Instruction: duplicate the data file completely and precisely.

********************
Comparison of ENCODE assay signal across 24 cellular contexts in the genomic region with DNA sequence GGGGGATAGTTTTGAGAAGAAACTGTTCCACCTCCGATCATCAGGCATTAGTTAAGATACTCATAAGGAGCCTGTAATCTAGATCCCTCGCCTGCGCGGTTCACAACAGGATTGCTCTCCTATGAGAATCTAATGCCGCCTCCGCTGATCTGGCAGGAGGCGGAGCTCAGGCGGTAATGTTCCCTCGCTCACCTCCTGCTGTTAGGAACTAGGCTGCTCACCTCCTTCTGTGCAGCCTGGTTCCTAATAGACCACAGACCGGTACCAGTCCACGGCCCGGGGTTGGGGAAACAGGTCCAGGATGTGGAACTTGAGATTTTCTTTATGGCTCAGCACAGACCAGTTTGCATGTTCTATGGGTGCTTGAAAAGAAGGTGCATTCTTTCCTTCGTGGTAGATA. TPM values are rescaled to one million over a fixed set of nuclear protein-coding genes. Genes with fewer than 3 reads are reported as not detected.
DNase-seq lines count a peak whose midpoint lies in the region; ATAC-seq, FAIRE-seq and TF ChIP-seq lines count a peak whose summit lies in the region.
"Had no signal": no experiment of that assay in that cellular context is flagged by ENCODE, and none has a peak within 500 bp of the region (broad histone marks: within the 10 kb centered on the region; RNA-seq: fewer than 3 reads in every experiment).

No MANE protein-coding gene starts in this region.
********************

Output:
Comparison of ENCODE assay signal across 24 cellular contexts in the genomic region with DNA sequence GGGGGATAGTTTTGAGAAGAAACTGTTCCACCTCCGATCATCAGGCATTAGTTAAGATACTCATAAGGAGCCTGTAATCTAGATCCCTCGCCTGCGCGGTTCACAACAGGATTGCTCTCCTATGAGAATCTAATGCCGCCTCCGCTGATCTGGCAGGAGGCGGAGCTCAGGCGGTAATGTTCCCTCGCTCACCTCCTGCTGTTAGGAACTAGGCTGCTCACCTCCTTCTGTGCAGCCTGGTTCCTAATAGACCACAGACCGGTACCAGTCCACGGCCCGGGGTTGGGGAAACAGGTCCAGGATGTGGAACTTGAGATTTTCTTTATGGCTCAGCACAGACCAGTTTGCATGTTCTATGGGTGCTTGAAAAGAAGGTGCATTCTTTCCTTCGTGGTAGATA. TPM values are rescaled to one million over a fixed set of nuclear protein-coding genes. Genes with fewer than 3 reads are reported as not detected.
DNase-seq lines count a peak whose midpoint lies in the region; ATAC-seq, FAIRE-seq and TF ChIP-seq lines count a peak whose summit lies in the region.
"Had no signal": no experiment of that assay in that cellular context is flagged by ENCODE, and none has a peak within 500 bp of the region (broad histone marks: within the 10 kb centered on the region; RNA-seq: fewer than 3 reads in every experiment).

No MANE protein-coding gene starts in this region.